If I get there the day after the crime, it's a banner day.
Usually, private investigator get to the scene of the crime somewhere between several months to several years after the event in question happened. There's usually no sign of the alleged crime. There's usually not even residual crime scene tape.
So, why would a private investigator spend too much time worrying about crime scene analysis? Couple of reasons and a couple of approaches.
Reason 1 - It's helpful to understand how the police procedurally analyze a crime scene. This lets the private investigator understand crime scene photos, scales, evidence markers and other nuances of the process. These are good to know, from a conceptual perspective.
Reason 2 - On a deeper, more granular level, if the investigator knows procedure an protocol from the police, the investigator can spot deficiencies - places where the police didn't follow protocol, or side-stepped procedure. These are great things to know. That said, there is no need for a private investigator to be a crime scene expert. A working knowledge will do just fine.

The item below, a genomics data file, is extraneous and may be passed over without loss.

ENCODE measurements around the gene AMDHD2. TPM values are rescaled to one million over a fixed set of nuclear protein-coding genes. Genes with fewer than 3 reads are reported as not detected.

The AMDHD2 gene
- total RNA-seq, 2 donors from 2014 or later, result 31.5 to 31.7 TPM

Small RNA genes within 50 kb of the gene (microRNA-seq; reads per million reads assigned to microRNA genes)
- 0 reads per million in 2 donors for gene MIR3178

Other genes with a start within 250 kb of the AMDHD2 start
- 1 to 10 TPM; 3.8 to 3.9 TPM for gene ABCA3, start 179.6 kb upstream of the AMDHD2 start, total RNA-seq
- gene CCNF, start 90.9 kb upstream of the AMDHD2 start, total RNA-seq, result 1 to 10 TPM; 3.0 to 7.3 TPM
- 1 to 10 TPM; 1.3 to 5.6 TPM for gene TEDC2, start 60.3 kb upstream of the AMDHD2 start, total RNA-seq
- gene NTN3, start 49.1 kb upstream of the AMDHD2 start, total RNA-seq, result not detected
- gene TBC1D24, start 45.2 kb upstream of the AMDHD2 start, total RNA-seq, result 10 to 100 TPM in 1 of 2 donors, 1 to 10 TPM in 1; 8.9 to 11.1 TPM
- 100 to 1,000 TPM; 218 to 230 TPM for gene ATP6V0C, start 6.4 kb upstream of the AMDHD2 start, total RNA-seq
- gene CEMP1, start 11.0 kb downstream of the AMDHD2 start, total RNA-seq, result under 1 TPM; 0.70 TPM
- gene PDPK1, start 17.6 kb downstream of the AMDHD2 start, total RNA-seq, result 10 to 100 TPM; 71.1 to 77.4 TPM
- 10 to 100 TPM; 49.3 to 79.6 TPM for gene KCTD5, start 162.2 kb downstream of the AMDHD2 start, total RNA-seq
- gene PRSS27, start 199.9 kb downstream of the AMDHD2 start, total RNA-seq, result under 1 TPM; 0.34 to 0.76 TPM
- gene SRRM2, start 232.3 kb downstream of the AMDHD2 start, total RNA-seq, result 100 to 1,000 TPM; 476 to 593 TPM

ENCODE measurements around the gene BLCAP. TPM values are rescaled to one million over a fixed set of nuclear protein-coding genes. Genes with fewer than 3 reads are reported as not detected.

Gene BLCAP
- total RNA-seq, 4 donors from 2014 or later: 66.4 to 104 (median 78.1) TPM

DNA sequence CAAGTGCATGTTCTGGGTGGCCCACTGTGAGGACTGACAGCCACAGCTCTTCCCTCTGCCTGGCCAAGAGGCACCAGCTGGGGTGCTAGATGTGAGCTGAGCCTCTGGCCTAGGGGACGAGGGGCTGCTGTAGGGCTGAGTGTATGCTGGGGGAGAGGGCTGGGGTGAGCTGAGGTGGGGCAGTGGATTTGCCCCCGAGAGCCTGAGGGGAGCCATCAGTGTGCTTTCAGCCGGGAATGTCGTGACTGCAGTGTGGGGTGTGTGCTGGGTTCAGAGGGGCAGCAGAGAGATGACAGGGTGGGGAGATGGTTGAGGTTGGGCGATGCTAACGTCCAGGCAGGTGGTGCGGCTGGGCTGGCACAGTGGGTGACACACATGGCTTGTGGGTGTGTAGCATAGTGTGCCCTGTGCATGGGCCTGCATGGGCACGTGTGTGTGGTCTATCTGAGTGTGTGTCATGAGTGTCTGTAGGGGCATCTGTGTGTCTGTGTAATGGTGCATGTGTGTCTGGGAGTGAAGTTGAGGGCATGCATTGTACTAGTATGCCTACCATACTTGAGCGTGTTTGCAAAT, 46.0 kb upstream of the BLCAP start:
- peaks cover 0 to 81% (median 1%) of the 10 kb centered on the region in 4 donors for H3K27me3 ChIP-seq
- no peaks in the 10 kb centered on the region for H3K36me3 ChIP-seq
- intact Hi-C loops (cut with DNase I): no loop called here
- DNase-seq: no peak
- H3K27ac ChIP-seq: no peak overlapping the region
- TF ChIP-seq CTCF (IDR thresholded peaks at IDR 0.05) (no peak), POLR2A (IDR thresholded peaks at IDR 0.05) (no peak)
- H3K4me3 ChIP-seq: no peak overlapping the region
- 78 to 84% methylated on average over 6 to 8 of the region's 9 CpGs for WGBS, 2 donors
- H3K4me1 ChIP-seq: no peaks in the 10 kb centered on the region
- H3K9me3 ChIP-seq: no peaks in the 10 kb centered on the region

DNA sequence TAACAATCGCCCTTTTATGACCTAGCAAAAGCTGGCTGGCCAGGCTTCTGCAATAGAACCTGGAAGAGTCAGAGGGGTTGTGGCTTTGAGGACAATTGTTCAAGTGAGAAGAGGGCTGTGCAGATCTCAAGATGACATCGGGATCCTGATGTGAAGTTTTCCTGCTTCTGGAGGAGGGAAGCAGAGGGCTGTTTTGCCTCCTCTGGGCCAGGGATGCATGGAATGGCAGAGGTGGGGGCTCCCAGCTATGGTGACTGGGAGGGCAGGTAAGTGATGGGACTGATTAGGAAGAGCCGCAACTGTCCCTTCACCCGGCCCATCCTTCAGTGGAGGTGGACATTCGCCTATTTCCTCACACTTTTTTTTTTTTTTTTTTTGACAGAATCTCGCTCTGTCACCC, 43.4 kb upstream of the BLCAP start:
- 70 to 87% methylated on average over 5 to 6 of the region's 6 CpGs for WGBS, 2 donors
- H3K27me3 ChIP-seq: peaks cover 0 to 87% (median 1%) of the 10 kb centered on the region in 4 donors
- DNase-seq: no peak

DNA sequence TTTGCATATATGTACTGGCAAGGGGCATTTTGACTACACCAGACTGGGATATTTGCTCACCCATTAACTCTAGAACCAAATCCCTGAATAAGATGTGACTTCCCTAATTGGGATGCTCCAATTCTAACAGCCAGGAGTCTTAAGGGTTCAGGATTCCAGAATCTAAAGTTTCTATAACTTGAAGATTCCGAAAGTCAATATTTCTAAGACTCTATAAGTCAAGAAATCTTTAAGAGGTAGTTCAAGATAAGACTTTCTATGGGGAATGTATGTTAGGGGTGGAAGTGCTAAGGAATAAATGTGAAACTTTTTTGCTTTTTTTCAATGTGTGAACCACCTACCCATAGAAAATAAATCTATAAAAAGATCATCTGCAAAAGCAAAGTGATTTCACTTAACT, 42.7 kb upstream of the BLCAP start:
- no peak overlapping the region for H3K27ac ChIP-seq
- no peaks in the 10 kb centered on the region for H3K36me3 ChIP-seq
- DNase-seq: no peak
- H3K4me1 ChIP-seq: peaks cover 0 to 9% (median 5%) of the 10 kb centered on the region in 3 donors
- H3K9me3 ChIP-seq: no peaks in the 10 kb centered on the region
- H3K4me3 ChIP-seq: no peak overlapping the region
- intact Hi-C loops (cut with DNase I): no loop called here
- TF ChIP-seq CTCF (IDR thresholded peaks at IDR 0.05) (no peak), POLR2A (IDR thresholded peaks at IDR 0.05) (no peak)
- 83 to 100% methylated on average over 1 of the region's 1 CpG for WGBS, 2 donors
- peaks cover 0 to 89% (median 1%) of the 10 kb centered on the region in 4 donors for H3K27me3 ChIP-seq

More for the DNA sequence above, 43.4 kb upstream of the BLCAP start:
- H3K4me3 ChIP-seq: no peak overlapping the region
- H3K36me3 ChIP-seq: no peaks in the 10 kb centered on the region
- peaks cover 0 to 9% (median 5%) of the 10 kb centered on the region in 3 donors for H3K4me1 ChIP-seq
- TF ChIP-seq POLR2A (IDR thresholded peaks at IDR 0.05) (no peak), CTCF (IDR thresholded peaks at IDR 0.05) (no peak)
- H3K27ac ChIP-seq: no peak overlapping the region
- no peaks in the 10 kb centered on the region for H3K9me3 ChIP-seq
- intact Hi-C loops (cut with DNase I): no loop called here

Approach 1 - Some private investigators specialize in crime scene analysis. That's cool. If that's your gig, do it and do it well. Most of us, however, are not experts. Can't be. We have more work to do that typically has more of a bearing on how our case works out than analyzing crime scenes. I'm thinking of witness interviews, document reviews, etc. If you're a crime scene expert, you should probably focus on that and that alone. If you're a crime scene expert, and a voice stress analysis expert, and a ballistics expert, and a cell tower expert, and a micro-expression expert, and a polygraph expert, and a latent fingerprint expert ... If you're an expert in all of these fields, then there's a good chance you're not an expert at all. You're more likely a person who chases certifications. It's neigh impossible to be an actual expert in so many disparate fields.
Approach 2 - Understand the basics. Review the procedures and protocols, make sure the bases were covered. Then move on to interviewing witnesses and checking/verifying stories. Witness says they saw the whole thing from across the street, check the sight lines. Witness says they identified the suspect from around the corner, check the sight lines. Check them at night (same time the witness claims). Check, verify, confirm.
If there's a need for an expert crime scene analyst, you can look like a hero by referring your lawyer client to an actual expert, someone who has spent a career doing that one thing.
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